When I first started, I did open houses, covered other agents business - whatever i could to get familiar with the field. Even showing property for other agents helps you to get to know the area, neighborhoods, floor plans popular to each area, etc., Sit in on other agents open houses with the, go to their home and termite inspections and while they are showing property. There are so many different personalitiies out there and you'll learn a lot. Spend some time focusing on builders. Visit their current and past construction sites. Visit the agents at the model homes and listen to them tell you about the neighborhood. When the neighborhood is going through it's first resale turn, you'll be able to give your client information about the development.
The hurdle is to find business and doing a good enough job that your clients use you again and and refer you to others.
Talk to as many brokers as possible before becoming part of a brokerage. Make sure that you both have a clear understanding of what you wold like to accomplish with your career and that there is a clear path to success. After that...learn to have fun, roll with the punches and don't forget why you are getting into this.
Best of luck to you.
You have some very good advise here. Make sure you are able to support your self for at least 6 months before you venture into any commission position. Also as mentioned make sure you are with a Broker that has a good support program for new agents. Too many agents get into Real Estate and get all excited about the 90 to 100% commission programs. Well 100% of nothing is nothing. There can be too many months of that. It may even be a good idea to partner up with someone for a year or two. Find someone that has more business than they can handle and assist them. This is like an internship but is is really worth it in the long run.
If you are new to the industry, network yourself with experienced people in the business. Help them and they will help you...partner with a mentor.
I think one of the most difficult decisions you need to make that has a huge impact on your business is who you will choose as your broker. The reason I say this, is education as you begin your new career, is very important. I have been with a couple of different brokers and I returned to Ebby Halliday REALTORS. It is a company of high integrity, great education program, and a support staff that is extraordinary. I began with Ebby in Southlake in 1995 and moved to Oklahoma, where there is no "EBBY" and when we moved back to Texas, I went back to Ebby Halliday Southlake where I began.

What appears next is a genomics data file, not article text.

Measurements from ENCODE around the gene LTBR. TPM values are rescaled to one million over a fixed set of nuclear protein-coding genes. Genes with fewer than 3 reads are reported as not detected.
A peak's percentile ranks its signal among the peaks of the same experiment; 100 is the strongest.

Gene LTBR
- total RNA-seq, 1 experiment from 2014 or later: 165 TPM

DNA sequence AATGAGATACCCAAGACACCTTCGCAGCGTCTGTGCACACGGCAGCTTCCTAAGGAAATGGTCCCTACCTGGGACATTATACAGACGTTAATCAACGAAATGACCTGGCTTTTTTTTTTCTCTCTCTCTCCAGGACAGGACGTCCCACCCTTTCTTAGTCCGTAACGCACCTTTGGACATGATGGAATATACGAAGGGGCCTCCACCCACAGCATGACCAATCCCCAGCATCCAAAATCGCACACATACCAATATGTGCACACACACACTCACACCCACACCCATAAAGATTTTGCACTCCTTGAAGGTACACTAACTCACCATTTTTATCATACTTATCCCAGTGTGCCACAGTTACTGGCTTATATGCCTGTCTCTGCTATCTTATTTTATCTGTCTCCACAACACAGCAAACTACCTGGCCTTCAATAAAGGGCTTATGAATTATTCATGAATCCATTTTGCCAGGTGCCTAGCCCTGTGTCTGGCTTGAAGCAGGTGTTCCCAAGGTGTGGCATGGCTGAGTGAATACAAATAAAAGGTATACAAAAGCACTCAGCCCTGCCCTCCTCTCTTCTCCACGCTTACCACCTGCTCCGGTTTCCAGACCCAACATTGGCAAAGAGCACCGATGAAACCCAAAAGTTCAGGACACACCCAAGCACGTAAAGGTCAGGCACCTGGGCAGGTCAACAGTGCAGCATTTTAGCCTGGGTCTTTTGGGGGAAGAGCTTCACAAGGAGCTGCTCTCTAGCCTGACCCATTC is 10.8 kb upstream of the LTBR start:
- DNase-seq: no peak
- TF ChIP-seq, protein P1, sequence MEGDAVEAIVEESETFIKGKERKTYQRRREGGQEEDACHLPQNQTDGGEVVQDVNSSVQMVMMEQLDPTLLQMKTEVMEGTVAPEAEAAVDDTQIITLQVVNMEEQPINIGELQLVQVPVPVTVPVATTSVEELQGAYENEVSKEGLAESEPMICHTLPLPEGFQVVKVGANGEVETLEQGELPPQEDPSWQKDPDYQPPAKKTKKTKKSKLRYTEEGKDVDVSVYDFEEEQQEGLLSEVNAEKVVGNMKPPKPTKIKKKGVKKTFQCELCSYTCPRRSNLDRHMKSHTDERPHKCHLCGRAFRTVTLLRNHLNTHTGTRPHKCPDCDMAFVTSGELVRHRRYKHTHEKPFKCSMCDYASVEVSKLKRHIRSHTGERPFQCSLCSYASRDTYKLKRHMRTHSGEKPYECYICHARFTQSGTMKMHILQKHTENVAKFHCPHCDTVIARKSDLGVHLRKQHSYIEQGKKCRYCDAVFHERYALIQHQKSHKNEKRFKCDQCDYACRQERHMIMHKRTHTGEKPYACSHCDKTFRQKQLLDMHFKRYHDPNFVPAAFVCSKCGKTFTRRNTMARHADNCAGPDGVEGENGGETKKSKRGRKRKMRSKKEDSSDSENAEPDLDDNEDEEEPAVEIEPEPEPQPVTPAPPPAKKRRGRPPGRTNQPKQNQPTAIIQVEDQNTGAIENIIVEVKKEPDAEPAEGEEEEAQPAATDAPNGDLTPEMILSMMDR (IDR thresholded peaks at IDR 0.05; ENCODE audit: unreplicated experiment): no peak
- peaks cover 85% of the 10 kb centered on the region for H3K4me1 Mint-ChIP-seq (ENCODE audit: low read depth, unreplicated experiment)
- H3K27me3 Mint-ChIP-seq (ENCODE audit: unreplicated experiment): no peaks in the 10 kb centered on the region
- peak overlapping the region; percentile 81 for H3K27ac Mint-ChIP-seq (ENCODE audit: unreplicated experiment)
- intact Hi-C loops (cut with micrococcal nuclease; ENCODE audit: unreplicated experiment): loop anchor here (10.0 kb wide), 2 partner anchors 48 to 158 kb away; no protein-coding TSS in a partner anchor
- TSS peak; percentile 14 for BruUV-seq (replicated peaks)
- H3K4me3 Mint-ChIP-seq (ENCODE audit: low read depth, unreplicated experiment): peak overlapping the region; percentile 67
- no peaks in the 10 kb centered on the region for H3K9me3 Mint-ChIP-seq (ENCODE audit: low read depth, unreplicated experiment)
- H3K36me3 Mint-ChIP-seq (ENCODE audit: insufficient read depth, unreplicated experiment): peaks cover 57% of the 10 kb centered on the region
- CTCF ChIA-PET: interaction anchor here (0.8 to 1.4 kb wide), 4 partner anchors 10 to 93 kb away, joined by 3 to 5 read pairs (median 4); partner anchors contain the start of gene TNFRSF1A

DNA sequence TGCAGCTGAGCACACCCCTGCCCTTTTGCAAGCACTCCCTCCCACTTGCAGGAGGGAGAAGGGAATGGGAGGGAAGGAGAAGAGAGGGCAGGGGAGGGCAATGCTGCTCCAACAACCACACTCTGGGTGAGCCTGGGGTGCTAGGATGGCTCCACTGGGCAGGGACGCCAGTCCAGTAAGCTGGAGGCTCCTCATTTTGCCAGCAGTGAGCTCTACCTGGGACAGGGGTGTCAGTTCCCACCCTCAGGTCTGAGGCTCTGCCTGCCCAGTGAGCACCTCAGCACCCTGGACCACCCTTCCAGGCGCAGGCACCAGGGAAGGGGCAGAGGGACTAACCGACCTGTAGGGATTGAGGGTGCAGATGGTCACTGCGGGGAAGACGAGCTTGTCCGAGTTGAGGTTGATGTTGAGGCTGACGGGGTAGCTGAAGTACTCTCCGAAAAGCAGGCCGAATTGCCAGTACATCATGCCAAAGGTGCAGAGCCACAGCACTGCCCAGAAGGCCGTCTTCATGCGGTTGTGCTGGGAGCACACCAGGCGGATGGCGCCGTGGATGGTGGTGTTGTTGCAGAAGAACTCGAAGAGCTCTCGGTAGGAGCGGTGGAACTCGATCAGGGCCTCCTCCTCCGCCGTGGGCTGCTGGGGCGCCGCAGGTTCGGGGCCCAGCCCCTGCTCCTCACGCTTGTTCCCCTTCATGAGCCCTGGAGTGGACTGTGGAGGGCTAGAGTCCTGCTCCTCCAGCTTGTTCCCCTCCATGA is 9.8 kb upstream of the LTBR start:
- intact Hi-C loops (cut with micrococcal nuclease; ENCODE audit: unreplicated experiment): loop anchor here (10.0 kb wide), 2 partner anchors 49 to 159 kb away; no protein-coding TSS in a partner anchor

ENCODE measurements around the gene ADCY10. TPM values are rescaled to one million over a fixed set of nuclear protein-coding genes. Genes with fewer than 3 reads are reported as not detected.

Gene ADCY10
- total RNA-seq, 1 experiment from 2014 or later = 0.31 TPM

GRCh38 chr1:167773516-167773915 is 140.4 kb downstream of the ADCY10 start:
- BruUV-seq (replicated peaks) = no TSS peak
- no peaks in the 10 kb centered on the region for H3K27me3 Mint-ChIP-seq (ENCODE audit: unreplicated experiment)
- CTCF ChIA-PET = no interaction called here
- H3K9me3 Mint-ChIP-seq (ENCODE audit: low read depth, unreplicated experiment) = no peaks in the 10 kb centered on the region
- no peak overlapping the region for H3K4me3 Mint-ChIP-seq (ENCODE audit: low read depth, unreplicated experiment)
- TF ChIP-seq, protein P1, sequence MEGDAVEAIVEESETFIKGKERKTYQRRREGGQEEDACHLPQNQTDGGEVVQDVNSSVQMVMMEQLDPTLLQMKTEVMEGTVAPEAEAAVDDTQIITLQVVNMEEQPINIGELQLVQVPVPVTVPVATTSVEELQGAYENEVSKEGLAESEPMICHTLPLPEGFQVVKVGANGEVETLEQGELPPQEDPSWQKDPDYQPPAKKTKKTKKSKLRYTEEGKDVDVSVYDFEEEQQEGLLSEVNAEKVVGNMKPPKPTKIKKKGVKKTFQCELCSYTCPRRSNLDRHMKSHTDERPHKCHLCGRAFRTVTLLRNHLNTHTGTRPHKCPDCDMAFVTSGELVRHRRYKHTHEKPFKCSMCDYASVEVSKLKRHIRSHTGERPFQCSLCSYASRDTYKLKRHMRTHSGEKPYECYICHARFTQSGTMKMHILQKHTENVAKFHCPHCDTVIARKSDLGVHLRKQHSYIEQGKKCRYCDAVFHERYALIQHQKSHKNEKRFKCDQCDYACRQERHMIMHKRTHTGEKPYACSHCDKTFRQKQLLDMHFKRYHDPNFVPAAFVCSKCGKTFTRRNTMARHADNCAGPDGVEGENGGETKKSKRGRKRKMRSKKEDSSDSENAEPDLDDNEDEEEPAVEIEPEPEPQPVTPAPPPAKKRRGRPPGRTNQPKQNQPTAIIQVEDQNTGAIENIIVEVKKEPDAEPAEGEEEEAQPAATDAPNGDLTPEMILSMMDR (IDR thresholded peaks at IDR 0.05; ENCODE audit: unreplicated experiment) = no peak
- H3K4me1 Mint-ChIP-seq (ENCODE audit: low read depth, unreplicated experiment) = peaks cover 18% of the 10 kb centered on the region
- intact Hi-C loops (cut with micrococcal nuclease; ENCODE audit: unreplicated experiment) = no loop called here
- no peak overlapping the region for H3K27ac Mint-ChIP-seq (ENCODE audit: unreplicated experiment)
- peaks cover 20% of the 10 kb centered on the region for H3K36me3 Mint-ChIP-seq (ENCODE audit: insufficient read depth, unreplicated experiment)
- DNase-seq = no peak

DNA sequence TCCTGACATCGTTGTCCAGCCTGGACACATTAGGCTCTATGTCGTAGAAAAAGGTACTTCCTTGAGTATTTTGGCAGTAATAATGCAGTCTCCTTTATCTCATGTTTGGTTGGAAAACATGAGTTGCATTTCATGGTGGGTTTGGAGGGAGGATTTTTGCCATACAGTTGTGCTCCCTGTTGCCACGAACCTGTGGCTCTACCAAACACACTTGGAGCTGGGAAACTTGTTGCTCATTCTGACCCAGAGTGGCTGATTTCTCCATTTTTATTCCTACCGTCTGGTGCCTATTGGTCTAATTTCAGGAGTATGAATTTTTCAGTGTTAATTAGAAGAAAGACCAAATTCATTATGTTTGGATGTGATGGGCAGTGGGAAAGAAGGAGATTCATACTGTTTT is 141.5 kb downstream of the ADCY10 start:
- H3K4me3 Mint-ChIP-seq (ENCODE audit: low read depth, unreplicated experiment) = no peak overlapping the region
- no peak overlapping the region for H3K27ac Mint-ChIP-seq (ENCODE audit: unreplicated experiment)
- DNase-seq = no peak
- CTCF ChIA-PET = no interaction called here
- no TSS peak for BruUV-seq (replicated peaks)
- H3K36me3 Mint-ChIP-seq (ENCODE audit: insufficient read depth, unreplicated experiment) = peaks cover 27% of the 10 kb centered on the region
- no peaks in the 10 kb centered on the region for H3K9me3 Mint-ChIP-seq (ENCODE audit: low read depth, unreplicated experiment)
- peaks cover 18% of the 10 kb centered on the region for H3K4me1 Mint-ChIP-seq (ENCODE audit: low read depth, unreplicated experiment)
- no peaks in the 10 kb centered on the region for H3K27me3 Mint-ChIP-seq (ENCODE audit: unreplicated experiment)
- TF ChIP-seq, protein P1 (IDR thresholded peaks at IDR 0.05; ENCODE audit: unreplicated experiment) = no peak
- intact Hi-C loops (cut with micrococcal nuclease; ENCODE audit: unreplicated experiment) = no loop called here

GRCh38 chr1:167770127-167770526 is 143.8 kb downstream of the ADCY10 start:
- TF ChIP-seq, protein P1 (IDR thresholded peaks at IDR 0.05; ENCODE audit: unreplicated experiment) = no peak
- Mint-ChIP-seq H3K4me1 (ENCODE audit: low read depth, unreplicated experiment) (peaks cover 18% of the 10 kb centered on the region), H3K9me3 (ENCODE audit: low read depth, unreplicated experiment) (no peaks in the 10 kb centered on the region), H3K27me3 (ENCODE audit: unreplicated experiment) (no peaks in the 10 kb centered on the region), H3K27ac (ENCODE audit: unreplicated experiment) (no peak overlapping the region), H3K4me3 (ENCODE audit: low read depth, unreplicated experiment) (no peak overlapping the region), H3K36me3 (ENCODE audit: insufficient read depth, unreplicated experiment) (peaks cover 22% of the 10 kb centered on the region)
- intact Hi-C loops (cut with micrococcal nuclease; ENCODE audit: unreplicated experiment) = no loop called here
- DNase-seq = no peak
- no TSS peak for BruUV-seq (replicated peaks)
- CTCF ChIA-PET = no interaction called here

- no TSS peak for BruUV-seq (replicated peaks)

My manager, I am sure, would be willing to chat with you at length about the opportunities in real estate. Some of my past clients are very dear to me. You meet great people, you can make a lot of money, it is HARD work, but very rewarding.
Best to you in the future.....if we can be of assistance please give us a call and be sure and check out our web site.
Now, let me share with you there are many challenges and these challenges mutate with the economy and technology. The challenges change as your permanance in the business is established. The challenges change as you refine your processes to contain costs and try to optimize ROI.
In the face of all of these challenges the NUMBER ONE issue to overcome is getting leads and converting them into real business! When you have an abundance of leads you can make decisions regarding the opportunities that best suit your business models, which ones to refer to others and the ones to incubate. You will not be under the pressure of making every deal work. Some people and leads simply are not worth the time and energy. I don't care how many letters you have after your name, with out leads coming in you willl be out of business. Rah, rah sessions are nice, staging training has purpose for someone, hour of power, yadda yadda, without leads and conversion....well refer to sentence two.
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Keller Williams Realty